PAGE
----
Suppose that a software developer (April) living in the UK,has created a simple browser plug-in that takes screenshots of a user's browser windows and allows the user to enhance and "prettify" these screenshots in various ways.

The "enhancing" part of the screenshot processing is done on April's server, which means that all screenshots are uploaded from people's computers to April's over the internet. April has no control over the data that people take screenshots of: it can be their personal email messages, or some copyrighted material, or even their nude pictures. And all this data ends up on the web server that April owns and contrtols.

Are there some specific kinds of data processing agreement or privacy policy that April needs to offer to users so that she doesn't end up in any kind of legal trouble (with GDPR or any other privacy laws)? Maybe a disclaimer saying something like "by installing this plug-in, you agree not to take screenshots of any illegal/copyrighted material"?

  • Does the server keep the screenshots or deletes them as soon as the result is delivered back to the user?
    – Greendrake
    Jan 10, 2023 at 3:25
  • They are permanently deleted as soon as the user downloads the result
    – Adden
    Jan 10, 2023 at 9:32

1 Answer 1


Since the developer is also said to be running the website where screen shots to be edited are stored, and is resident in the UK, it would seem that the GDPR-UK applies. (The EU version may also apply when a user is in the EU.) This means that the Data Controller (DC) must have a lawful basis under Article 6

The most plausible basis would seem to be point (b) of article 6 paragraph 1. That reads:

(b) processing is necessary for the performance of a contract to which the data subject is party or in order to take steps at the request of the data subject prior to entering into a contract;

For this to apply, the DC would need to include in a ToS document or in some other relevant document that a user must accept, contractual language in which the Data Subject (DS) agrees to submit data for processing, and the DC agrees to recive, process, and return it. There would probably be other provisions as well. One of them might be that the content could not itself be unlawful, another that the DS has all needed rights to submit the content for creation of a modified version, yet another that the service could not be used for any unlawful purpose.

However, other GDPR provisions would also apply. In particular, Article 5, paragraph 1 point (e) reads in relevant part

[Personal data shall be] kept in a form which permits identification of data subjects for no longer than is necessary for the purposes for which the personal data are processed ...

this suggest that such screen shots should not be retained indefinitely, but rather deleted securely as soon as the modified versions have been transmuted to ther users who have requested them. While 5. (b) does permit retention for archiving purposes, it is better practice to retain no more thasn needed. Furthermore, if such information is to be retained as an archive, that should be disclosed to the user under Article 13 specifically 13.1(c) and 13.2(a). Those require disclosing the purpose and lawful basis of procession, and the expected time of retention or the criteria used to determine the retention period.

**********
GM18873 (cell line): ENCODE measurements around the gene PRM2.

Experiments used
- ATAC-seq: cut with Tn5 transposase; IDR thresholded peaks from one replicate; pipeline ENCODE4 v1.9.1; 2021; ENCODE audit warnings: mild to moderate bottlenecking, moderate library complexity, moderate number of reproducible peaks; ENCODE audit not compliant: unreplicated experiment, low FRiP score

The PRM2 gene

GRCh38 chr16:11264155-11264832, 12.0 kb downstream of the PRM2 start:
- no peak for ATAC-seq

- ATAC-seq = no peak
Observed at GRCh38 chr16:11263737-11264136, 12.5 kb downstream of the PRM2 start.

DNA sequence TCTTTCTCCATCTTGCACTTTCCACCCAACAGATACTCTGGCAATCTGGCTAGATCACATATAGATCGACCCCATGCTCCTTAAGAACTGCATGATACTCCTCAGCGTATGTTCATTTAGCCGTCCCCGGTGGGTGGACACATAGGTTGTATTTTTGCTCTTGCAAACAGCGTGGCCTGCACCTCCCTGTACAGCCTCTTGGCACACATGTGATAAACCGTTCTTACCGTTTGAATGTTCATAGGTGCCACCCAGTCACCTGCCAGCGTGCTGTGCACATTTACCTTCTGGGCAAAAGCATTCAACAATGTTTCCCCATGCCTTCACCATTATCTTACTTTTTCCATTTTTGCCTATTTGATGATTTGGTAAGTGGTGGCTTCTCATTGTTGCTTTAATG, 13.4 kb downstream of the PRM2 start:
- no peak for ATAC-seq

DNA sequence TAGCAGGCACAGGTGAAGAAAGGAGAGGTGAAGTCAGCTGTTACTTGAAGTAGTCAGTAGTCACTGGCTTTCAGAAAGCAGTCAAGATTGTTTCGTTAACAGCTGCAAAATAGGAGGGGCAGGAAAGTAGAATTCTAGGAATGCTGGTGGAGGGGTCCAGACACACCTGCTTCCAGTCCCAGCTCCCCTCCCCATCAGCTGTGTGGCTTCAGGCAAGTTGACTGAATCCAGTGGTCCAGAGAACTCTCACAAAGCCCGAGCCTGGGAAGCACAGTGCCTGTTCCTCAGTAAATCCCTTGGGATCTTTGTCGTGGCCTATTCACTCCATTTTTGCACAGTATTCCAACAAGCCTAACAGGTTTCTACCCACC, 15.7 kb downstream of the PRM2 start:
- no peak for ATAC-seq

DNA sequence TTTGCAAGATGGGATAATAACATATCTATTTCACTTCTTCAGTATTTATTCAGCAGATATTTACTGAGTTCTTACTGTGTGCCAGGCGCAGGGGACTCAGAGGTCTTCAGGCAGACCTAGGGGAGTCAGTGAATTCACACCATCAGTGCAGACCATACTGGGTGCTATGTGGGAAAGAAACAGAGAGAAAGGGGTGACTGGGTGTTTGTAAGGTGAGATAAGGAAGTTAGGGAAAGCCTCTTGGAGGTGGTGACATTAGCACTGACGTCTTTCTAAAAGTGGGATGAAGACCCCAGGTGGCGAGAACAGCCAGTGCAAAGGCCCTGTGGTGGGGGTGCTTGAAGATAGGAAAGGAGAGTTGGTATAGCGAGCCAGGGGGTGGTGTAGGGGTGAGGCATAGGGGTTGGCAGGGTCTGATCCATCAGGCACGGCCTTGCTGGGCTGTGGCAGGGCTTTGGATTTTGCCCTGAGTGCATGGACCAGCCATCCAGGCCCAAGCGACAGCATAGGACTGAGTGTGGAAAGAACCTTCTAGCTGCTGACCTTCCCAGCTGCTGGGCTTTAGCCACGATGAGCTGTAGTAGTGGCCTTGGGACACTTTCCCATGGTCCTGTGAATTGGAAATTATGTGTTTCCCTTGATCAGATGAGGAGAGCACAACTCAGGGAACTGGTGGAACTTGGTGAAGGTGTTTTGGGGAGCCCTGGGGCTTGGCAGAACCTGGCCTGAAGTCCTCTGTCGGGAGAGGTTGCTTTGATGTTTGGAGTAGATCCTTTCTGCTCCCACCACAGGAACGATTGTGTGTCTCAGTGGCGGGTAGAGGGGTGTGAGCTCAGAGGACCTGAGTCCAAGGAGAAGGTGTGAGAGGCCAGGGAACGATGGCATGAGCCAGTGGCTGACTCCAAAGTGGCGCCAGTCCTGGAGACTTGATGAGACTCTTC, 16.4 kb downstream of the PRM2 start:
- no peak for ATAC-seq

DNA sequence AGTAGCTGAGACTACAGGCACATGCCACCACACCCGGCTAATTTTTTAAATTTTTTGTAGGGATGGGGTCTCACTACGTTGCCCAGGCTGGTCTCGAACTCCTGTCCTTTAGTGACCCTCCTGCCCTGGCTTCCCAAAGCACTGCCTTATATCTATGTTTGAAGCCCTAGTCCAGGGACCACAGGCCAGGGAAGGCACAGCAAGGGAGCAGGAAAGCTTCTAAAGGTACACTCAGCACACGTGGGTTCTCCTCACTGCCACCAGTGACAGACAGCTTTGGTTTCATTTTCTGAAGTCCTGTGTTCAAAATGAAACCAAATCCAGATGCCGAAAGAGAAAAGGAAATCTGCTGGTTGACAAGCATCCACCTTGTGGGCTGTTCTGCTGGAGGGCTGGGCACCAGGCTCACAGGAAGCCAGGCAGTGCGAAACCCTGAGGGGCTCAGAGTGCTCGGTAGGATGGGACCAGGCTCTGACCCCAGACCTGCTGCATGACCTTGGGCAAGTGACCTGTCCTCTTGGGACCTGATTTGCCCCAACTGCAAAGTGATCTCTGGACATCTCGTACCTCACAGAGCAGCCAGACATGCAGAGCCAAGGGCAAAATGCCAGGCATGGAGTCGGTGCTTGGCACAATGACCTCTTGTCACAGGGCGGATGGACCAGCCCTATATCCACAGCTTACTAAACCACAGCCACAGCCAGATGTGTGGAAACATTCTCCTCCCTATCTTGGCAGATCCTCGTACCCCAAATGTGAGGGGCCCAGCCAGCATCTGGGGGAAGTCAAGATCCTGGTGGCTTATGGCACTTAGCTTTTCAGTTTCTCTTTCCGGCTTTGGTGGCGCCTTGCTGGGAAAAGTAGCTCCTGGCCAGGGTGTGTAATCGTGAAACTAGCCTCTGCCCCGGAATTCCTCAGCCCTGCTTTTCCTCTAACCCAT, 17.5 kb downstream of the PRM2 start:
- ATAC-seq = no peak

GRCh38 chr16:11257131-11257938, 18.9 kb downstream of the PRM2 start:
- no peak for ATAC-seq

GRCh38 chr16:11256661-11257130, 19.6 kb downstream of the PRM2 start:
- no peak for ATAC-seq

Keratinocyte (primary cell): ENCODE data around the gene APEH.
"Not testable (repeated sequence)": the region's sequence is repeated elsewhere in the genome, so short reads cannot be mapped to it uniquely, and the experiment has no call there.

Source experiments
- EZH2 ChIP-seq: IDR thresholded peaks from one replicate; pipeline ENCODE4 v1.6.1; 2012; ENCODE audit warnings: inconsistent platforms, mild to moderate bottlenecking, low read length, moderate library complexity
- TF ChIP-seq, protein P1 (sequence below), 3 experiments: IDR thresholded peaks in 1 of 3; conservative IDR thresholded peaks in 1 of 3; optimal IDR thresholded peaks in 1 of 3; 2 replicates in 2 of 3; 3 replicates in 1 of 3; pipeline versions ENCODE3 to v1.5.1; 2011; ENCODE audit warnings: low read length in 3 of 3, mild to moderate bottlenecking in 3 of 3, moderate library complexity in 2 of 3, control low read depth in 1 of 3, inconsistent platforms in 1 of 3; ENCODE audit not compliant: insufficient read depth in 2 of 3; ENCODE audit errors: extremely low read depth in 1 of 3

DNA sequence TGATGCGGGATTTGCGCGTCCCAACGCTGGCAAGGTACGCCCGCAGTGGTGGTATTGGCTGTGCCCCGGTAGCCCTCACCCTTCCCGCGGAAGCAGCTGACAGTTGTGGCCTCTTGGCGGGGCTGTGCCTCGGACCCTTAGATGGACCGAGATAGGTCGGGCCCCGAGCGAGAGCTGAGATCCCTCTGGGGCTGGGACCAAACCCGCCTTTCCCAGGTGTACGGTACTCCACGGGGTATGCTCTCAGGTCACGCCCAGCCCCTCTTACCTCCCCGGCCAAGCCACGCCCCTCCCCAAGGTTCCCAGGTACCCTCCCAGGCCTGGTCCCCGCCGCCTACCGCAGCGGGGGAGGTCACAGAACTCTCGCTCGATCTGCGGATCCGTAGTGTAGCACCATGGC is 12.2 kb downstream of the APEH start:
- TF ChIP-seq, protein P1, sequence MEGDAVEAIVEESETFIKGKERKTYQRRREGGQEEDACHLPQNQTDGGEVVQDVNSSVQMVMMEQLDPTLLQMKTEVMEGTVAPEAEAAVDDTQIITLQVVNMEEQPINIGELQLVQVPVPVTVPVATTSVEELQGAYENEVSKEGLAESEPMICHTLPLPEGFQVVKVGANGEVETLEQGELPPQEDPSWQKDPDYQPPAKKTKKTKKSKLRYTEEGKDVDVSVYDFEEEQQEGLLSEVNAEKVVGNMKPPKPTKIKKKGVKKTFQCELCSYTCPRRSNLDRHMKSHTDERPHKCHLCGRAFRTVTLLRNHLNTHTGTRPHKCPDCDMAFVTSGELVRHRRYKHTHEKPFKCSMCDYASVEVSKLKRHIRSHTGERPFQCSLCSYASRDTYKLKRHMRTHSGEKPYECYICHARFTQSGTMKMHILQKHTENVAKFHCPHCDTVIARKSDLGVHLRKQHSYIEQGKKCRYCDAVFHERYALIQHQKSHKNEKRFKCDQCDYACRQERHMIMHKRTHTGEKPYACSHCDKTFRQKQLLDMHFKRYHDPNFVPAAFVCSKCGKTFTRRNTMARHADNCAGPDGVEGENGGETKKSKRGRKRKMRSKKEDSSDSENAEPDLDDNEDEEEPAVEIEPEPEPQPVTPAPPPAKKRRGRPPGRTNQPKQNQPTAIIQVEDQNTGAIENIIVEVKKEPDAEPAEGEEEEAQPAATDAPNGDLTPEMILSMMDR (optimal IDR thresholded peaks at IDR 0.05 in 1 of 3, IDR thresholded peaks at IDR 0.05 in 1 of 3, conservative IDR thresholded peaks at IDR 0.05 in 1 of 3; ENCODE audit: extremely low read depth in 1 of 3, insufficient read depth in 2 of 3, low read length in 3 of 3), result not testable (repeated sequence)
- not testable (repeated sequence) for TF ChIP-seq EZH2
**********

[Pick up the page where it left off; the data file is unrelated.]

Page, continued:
Othre disclosures liosted in article 13 would also apply.

The idea of consent on the basis of "by using this app/site you consent to ..." is not valid consent under the GDPR. Specifically Article 7 requires that consent can be withdrawn at any time, and be easy to withdraw. Recital 32 states:

Consent should be given by a clear affirmative act establishing a freely given, specific, informed and unambiguous indication of the data subject’s agreement to the processing of personal data relating to him or her, such as by a written statement, including by electronic means, or an oral statement. ... Silence, pre-ticked boxes or inactivity should not therefore constitute consent.

Thus contractual language, explicitly agreed to by the DS, is a much better basis than such implied consent.

  • How can giving/withdrawing consent look in practice? Browser plugins are distributed via plugin galleries/marketplaces that are maintained by browser developers (Google/Apple), and offer limited means of requesting consent when you install anything. Usually the most you can do is put text like this in the description: "By installing this plugin you agree to our ToS: <link>. If you do not wish for your data to be processed anymore, please stop using the plugin." Can this be considered an adequate way to request/withdraw consent?
    – Adden
    Jan 10, 2023 at 11:15
  • @Adden If a plugin captures PI and stores or otherwise processes it on a server, not the user';s device, there may be a problem. I don't know of a court case dealing with GDPR compliance in that sort of situation yet. I would think that writing the ToS so that agreeing to it forms a contract will work much better than calling it "consent by use". Of course, if the plugin does not process personal data, or works only on the user's device, there is no GDPR issue. Jan 10, 2023 at 16:34

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